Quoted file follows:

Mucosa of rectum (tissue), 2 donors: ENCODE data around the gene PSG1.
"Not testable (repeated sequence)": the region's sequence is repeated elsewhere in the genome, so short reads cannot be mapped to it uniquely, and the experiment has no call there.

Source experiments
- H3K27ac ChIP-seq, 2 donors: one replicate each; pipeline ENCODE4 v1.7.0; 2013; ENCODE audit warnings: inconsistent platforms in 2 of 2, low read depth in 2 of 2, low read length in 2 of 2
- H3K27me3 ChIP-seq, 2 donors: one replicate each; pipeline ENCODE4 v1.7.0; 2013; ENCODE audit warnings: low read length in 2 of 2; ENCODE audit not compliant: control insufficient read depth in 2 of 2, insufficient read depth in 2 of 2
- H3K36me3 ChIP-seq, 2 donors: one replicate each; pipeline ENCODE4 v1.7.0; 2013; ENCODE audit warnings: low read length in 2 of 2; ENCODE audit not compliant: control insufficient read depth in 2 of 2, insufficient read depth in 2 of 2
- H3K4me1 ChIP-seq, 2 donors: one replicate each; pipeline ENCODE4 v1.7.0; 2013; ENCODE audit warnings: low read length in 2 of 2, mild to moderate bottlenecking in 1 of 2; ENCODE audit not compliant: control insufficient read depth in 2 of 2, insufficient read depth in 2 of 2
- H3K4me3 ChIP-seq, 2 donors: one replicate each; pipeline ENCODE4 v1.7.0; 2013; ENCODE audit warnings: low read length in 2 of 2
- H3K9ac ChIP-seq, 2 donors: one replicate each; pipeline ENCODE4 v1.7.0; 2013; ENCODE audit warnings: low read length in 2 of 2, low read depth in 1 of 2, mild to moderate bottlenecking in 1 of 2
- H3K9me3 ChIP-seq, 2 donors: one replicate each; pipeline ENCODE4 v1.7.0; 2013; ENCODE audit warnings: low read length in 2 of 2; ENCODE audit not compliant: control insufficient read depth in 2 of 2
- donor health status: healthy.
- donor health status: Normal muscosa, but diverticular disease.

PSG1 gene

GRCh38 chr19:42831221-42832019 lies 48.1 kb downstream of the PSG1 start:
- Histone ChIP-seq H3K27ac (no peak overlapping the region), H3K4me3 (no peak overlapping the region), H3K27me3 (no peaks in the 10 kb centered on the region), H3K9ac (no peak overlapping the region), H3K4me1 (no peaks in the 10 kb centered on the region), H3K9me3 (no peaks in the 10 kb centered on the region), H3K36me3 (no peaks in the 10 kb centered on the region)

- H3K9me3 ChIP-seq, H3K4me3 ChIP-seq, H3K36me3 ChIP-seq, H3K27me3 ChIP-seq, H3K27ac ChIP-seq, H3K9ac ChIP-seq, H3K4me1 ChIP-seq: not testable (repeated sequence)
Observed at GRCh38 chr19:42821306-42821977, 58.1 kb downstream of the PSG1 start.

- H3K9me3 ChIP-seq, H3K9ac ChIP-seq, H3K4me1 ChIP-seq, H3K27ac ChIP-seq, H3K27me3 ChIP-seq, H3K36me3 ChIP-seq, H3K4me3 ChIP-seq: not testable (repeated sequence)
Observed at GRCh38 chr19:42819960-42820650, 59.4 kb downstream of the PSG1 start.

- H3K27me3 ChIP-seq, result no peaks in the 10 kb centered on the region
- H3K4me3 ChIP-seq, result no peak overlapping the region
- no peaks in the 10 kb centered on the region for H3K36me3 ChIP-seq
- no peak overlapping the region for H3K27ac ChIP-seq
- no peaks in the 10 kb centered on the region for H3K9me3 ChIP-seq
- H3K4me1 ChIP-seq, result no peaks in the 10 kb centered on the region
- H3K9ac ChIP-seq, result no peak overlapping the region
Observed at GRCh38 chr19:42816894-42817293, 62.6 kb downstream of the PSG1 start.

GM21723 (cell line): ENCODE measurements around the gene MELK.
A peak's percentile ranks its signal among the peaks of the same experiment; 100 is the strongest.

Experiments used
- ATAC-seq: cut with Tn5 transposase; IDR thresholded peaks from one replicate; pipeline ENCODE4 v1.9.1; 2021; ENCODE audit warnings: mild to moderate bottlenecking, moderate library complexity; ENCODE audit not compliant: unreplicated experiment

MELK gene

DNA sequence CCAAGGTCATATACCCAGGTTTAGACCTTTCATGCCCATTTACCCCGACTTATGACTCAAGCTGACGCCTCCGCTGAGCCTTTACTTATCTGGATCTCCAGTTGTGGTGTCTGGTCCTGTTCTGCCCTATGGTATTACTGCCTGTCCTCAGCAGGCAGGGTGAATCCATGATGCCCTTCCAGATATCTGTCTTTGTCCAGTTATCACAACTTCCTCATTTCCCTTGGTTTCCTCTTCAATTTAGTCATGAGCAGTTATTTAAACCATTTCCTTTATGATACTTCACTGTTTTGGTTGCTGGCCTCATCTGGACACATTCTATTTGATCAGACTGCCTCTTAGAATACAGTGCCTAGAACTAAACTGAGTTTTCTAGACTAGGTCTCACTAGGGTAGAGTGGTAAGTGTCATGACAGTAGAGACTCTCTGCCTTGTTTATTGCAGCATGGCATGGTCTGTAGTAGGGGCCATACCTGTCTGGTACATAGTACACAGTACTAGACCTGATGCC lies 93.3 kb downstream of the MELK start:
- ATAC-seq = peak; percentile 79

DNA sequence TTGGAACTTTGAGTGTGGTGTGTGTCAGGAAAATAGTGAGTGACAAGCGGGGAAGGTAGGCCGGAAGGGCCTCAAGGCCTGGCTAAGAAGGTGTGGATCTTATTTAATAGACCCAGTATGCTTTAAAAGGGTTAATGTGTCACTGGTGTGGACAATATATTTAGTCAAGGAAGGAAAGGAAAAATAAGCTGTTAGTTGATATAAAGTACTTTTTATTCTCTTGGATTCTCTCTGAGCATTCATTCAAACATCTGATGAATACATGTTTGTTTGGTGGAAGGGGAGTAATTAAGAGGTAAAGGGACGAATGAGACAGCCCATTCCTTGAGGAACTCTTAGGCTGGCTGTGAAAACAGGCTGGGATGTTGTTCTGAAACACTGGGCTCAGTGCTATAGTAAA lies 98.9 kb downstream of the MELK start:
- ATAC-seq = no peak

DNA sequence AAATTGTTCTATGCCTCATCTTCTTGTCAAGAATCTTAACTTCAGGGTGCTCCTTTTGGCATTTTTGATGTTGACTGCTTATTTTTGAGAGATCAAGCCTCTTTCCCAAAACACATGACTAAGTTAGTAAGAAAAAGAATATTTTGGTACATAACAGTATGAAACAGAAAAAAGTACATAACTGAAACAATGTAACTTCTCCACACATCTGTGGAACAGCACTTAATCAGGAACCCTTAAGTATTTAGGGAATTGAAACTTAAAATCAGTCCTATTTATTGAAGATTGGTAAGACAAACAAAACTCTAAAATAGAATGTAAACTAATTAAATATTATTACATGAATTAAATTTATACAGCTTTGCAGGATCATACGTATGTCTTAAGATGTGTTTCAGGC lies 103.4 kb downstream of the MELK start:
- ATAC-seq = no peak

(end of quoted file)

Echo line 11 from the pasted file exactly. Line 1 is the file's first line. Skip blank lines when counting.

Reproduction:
- donor health status: healthy.